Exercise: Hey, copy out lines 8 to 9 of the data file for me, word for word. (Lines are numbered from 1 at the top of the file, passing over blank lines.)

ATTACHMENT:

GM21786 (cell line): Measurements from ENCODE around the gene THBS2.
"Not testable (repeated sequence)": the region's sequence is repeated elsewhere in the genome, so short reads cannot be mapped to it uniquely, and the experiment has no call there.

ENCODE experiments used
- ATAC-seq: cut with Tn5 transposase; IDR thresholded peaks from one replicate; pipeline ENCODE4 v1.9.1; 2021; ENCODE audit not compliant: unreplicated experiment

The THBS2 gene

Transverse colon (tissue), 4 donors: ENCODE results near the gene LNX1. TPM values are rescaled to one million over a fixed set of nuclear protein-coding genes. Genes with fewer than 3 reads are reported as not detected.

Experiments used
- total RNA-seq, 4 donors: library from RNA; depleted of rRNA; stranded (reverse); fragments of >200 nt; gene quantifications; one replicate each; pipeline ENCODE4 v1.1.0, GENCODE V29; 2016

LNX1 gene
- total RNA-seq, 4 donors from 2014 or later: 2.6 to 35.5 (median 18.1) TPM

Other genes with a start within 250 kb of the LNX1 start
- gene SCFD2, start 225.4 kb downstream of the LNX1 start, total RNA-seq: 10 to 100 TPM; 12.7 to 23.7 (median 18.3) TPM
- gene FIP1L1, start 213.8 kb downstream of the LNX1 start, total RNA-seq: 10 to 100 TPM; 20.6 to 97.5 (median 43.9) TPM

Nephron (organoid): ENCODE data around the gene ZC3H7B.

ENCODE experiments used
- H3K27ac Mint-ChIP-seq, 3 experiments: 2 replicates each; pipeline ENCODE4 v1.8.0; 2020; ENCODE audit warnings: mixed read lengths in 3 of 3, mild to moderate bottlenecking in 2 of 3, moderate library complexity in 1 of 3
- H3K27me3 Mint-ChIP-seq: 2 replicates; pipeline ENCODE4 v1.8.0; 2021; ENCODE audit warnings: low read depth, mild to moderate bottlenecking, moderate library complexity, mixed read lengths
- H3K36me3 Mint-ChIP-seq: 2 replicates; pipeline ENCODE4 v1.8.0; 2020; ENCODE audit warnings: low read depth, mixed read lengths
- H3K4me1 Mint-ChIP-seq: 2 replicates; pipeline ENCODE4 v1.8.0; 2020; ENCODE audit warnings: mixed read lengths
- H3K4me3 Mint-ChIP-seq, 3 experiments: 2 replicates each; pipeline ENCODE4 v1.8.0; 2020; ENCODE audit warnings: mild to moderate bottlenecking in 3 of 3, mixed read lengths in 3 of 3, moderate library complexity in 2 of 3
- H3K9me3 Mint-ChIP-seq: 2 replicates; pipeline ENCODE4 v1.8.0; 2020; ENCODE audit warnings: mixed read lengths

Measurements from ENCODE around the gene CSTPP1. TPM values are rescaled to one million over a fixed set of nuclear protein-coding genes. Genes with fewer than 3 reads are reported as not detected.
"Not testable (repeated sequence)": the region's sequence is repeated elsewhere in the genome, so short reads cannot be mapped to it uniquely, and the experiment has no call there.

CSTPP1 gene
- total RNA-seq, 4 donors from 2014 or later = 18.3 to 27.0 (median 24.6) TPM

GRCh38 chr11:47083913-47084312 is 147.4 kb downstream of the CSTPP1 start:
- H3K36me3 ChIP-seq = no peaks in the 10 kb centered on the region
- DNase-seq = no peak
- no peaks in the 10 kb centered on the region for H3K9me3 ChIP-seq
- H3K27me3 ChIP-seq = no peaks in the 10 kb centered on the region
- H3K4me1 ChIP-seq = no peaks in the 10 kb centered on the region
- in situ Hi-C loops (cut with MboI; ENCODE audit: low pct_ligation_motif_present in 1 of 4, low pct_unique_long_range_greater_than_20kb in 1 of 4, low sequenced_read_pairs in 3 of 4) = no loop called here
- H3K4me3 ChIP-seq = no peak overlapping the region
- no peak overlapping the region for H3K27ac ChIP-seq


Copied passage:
- total RNA-seq, 4 donors: library from RNA; depleted of rRNA; stranded (reverse); fragments of >200 nt; gene quantifications; one replicate each; pipeline ENCODE4 v1.1.0, GENCODE V29; 2016

LNX1 gene